Differential effects of autophagy activators in lipid droplets populations in hepatic cells
Introduction: Non-Alcoholic Fatty Liver Disease (NAFLD) is the main cause of chronic hepatic disease. This pathology is characterized by the accumulation of lipids in the liver in the form of lipid droplets (LDs). The number, size and composition of LDs vary greatly within cells reflecting the diversification of lipid droplet function and destiny. A LD-selective type of autophagy, called Lipophagy, has been recognized as the key mechanism for hepatic lipid degradation, which integrates the participation of macroautophagy (MA), chaperone mediated autophagy (CMA) as well as the action of neutral and acid lipases. However, the specific effects of MA and CMA activation on LD diversity has not been clarified. Materials and Methods: We developed an automated microscopy image analysis method for the evaluation of LD content, size and intensity in single cells, using the fluorescent dye Bodipy. We tested a battery of 15 small molecule activators of MA and CMA primary rat hepatocytes to analyze changes in LD populations in conditions of lipid overload. Results: Our method was able to discriminate changes in number, size and intensity of LDs in response to lipid overload and nutrient deprivation in hepatic cells. We observed significant differences in LD size and number in cells treated with different autophagy activators indicating important differences between the mechanisms of autophagy activation in lipid droplets dynamics in primary hepatocytes. Discussion: Our results indicate that pharmacologic activation of specific autophagy pathways are more relevant in LD breakdown than others in the context of lipid overload, opening an opportunity for deciphering specific molecular targets for pharmacological treatment of hepatic steatosis. Acknowledgements: Fondecyt 11161056, Proyecto FCPV Apoyo Basal AFB170004.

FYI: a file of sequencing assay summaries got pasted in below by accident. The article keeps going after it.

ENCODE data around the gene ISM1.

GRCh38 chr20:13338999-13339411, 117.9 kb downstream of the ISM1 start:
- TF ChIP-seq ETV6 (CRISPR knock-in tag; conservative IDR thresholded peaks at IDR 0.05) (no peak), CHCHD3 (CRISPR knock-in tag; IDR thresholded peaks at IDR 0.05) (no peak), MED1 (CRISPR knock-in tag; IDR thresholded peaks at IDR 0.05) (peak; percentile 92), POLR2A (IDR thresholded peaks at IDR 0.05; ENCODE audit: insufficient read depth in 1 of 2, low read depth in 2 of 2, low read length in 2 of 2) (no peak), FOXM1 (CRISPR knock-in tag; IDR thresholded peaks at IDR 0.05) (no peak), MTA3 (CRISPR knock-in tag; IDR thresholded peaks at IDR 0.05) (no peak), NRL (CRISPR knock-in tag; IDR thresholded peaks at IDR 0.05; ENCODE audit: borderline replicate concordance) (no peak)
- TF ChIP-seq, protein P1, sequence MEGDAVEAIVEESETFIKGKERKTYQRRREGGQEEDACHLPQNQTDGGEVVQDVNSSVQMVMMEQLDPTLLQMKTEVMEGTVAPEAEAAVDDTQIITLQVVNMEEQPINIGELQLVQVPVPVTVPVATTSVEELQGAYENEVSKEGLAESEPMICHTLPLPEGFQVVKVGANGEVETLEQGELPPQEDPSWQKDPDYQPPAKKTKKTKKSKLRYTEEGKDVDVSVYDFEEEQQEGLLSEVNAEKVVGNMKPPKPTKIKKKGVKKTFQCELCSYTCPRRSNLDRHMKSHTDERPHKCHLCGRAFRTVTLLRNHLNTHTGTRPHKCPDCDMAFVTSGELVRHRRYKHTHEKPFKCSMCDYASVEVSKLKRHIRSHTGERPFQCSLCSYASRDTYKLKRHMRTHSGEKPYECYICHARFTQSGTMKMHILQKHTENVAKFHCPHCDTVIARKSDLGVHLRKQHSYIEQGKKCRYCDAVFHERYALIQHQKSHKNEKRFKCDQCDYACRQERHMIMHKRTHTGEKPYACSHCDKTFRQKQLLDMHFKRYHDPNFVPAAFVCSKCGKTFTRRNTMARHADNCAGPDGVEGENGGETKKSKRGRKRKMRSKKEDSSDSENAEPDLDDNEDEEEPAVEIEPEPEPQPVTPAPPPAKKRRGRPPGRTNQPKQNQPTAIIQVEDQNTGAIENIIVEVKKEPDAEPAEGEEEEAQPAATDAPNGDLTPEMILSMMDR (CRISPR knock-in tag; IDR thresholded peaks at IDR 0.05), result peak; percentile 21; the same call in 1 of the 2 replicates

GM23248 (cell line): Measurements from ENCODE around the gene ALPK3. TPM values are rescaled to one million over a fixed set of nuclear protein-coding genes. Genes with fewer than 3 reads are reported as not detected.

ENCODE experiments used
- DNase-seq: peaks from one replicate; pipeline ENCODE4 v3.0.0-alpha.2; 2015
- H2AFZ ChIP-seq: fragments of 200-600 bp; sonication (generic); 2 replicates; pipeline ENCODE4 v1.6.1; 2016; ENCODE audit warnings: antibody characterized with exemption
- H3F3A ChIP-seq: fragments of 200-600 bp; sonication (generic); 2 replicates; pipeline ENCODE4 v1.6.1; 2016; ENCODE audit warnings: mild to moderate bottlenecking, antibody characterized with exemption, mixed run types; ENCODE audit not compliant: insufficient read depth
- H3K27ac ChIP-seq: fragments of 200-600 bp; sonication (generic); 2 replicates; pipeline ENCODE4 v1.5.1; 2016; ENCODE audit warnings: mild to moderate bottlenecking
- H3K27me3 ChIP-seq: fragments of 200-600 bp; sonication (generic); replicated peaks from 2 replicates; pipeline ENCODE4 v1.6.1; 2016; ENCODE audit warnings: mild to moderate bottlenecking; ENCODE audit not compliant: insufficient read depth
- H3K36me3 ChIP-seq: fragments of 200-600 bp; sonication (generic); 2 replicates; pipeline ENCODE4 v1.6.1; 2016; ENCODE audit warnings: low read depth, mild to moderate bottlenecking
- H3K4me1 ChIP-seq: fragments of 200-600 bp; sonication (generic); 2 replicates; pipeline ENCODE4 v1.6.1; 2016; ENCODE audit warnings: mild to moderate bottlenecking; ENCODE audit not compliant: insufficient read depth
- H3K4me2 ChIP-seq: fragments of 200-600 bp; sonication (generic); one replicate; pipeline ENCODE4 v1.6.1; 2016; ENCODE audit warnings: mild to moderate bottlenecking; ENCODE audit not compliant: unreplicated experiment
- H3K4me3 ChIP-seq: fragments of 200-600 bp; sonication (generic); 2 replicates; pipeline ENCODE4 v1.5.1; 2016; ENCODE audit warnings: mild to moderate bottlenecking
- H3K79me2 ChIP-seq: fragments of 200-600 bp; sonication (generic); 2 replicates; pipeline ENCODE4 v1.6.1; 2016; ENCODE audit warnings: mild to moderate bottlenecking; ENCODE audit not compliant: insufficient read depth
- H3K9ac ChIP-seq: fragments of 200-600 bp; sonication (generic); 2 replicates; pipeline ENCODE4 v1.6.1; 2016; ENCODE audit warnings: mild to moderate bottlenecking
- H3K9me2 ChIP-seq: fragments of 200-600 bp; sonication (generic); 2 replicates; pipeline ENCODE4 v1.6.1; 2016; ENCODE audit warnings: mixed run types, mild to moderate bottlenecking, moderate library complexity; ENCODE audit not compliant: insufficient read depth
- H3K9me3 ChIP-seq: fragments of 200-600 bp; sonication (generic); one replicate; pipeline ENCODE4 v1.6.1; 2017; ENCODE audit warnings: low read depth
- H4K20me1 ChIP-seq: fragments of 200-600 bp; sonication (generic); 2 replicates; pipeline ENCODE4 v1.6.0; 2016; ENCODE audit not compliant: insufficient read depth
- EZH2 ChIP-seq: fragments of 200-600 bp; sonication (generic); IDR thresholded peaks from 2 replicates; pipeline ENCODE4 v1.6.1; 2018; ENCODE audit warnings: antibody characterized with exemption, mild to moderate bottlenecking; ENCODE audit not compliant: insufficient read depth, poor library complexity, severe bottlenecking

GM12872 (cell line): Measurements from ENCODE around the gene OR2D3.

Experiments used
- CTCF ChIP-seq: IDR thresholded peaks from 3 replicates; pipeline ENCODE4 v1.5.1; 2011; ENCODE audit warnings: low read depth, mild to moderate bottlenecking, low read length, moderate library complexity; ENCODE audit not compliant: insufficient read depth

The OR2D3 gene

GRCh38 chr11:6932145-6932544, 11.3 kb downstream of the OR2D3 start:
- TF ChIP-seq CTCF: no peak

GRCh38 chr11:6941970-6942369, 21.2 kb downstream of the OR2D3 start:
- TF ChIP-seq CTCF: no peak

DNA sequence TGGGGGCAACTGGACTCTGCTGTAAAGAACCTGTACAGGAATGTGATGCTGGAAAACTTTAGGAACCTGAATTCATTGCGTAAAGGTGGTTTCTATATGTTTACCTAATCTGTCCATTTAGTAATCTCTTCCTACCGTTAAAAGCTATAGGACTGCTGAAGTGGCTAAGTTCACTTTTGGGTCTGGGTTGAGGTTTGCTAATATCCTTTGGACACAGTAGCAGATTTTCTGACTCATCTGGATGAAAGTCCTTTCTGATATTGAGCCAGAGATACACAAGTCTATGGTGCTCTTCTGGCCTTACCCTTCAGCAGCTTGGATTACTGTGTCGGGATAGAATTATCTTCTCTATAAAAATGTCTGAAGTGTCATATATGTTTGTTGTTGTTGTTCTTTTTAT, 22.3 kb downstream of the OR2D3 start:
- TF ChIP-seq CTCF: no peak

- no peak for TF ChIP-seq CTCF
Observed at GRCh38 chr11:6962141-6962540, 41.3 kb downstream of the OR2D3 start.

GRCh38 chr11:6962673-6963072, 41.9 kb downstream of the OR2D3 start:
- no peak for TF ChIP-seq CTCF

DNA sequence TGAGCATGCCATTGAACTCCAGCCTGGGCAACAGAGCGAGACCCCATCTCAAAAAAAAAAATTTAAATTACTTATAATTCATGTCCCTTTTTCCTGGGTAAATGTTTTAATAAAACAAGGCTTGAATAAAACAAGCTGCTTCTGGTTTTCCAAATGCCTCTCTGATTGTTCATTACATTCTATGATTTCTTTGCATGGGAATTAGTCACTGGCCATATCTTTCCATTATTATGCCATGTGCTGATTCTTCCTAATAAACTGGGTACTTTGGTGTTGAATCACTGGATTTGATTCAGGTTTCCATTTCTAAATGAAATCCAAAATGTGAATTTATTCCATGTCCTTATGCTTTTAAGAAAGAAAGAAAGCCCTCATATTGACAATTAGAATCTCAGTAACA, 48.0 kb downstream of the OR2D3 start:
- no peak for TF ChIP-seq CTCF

|Fecha de publicación:
|Año de Inicio/Término:
|18 de Octubre de 2018